The Press Newspaper

Toledo, Ohio & Lake Erie

The Press Newspaper

The Press Newspaper

Six of seven candidates running for Toledo mayor believe marijuana use should be decriminalized, but five say they will vote “no” to Ohio’s Issue 3 on the November 3 ballot.

Issue 3 would legalize the limited sale and use of marijuana and create 10 growing facilities which will have exclusive commercial rights to grow marijuana. One of those facilities would be located in Lucas County on a 28.46 acre property owned by David Bastos of Bridge Property Group, LLC.

Incumbent Paula Hicks-Hudson and challengers Sandy Spang, Michael Ferner and Carty Finkbeiner say they will vote “no” because they don’t believe a monopoly, allegedly created by limiting the number of growers, should be written into Ohio’s Constitution.

Candidates for a seat on the Lake Township Board of Trustees and for the fiscal officer’s post say their candidacies offer voters a needed choice and different perspective in the township administrative offices.

Michael Evanoff, Meadowview Lane, Ken Gilsdorf, Oak Court, and Matthew Schober, Luckey Road,
are vying for the trustee seat held by four-term board member, Melanie Bowen, who is not seeking re-election.

Schober, who’s served on the township’s zoning commission, said his decision to run isn’t based on an overriding issue so much as a sense of responsibility to the township.

“I feel it’s my turn to step up and do my part,” he said, adding his presence on the board would bolster representation from the non-incorporated areas of the township.

Evanoff, who retired five years ago after owning and operating a business in the township for more than 20 years, said his experience as a business owner would be an asset on the board.

Despite having about six fewer teachers on staff than in 1995, the academic health of Woodmore High School – as measured by graduation rates, test scores, enrollment and other criteria – is good, according to Jim Kieper, school principal, who presented the data Tuesday to the school board.

In 2011, the average ACT score was 22.9 – the highest in the school’s history - and in 2014 scores averaged 22.7, Kieper said, adding Ohio’s average ACT score from 1991-2015 was 21.46 and Woodmore’s was 21.45.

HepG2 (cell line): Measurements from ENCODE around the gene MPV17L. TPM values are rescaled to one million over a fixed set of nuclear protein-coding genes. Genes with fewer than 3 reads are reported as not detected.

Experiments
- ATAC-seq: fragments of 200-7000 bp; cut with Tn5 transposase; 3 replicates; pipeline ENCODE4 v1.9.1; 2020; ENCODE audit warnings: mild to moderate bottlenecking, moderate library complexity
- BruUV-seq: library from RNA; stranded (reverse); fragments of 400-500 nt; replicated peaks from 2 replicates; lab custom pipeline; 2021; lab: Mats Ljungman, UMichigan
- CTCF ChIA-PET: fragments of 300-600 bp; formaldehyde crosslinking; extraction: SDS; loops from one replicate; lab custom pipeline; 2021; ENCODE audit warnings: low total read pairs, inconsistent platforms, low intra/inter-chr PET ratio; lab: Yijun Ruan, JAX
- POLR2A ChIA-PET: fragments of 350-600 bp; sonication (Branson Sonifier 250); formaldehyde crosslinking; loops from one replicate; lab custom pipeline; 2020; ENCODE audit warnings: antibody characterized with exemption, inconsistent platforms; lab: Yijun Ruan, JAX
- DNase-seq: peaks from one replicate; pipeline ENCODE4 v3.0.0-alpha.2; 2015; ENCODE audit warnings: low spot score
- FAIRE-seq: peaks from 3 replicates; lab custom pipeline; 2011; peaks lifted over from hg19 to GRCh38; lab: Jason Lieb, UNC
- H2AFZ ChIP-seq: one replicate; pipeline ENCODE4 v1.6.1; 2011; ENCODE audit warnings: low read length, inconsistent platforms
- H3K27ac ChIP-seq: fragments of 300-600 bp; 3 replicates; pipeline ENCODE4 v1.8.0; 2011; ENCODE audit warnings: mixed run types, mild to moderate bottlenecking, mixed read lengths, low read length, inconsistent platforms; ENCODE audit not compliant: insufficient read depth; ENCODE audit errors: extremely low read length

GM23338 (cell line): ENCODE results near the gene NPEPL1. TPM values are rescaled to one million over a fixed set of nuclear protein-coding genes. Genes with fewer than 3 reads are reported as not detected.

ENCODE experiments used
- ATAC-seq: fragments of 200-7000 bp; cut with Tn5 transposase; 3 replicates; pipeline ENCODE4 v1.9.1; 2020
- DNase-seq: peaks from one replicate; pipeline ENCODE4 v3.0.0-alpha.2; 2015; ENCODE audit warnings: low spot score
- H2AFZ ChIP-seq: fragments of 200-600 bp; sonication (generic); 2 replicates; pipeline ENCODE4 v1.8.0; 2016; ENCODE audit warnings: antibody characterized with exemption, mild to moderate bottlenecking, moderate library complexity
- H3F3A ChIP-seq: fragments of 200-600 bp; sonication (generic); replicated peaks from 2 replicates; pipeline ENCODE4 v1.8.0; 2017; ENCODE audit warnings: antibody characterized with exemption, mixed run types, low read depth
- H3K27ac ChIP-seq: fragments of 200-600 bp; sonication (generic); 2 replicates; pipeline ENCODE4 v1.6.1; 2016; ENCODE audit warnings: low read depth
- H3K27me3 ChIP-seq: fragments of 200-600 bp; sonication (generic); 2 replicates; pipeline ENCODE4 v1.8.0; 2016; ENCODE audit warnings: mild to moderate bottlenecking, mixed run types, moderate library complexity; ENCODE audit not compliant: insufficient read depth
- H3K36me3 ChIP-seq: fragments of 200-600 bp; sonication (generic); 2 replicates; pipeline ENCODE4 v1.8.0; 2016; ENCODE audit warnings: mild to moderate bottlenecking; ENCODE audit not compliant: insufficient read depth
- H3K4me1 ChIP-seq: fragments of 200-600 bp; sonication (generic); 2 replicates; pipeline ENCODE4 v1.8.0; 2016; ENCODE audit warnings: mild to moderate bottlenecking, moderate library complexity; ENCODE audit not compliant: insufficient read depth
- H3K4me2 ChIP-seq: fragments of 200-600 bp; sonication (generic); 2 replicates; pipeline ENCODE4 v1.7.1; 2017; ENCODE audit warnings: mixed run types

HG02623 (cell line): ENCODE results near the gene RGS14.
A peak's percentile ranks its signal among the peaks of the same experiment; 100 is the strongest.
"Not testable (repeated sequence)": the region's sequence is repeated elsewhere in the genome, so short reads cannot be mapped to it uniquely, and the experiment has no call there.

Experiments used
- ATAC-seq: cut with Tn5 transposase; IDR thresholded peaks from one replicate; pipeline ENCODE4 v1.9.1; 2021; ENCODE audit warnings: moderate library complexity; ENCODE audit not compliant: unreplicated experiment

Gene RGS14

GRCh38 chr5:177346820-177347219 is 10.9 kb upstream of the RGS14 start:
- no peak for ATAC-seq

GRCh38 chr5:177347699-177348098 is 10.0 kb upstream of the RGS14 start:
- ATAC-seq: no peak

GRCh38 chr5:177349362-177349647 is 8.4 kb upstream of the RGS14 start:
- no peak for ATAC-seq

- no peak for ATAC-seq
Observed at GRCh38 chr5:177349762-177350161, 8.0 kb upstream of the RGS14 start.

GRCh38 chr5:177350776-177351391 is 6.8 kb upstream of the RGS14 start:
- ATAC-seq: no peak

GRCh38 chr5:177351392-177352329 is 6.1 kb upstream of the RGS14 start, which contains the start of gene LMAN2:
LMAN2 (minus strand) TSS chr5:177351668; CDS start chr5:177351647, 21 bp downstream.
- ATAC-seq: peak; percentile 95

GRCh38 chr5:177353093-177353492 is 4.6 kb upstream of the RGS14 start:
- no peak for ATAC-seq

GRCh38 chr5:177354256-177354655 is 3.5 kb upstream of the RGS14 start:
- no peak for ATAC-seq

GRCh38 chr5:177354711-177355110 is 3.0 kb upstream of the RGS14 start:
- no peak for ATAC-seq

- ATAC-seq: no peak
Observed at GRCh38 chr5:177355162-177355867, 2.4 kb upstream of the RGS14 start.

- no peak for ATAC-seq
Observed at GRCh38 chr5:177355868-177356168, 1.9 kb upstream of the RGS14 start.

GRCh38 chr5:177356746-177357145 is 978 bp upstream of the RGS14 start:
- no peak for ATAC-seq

Kieper noted that six of the top 10 average ACT scores in Woodmore’s history have occurred in each of the last six years.

He underscored the importance of ACT scores and grade point averages in college admissions and qualifying for merit scholarships.

With the success in May of passing a levy request for additional revenue as well as a renewal issue, Genoa school officials are hoping district voters will continue the trend when they decide another renewal issue on Nov. 3.

The 3.9-mill, 5-year levy on next Tuesday’s ballot generates a little more than $600,000 annually and is used for daily operations. It was first passed in 2005.

Bill Nye, district treasurer, said he’s received a few calls from residents questioning the need for a levy so soon after additional millage – which will generate about $1.025 million annually - was approved in May. Voters also approved a 5-mill, 5-year renewal issue in May that generates about $400,000. It was first passed in 1990.

“To continue what we have we need this renewal,” he said. “It goes for staffing, supplies, utilities, purchased services and other areas. I tell people it’s no additional tax and it was first approved a decade ago. We have four separate levies that need a renewal every five years.”

Mayor Paula Hicks-Hudson officially announced the end of the 2015 harmful algal bloom season amid collaborative partners at a media event in front of the Collins Park water treatment plant Tuesday morning.

Much of this resulted from an August 2014 crisis in which nearly 500,000 area residents were told that they could not drink Toledo’s water for an entire weekend, leading to a crisis that drew national media attention. The water was polluted with microcystin, a toxin found in harmful algal blooms in Lake Erie.

“We must never forget that this was an event that really shook the core of our region. We need to protect life in every way we can. Even though we are at the bottom (of the Maumee River watershed), we are the ones who have to deal with the situation,” said Dr. Thomas Bridgeman, associate professor in the Department of Environmental Sciences at the University of Toledo,

The mayor stated that $50 million dollars has been spent in 2015 making upgrades and improvements at the Collins Park facility. She stressed that “every single day” during the harmful aglae bloom, even with record-setting algae levels in the lake, Toledo’s water was safe to drink.

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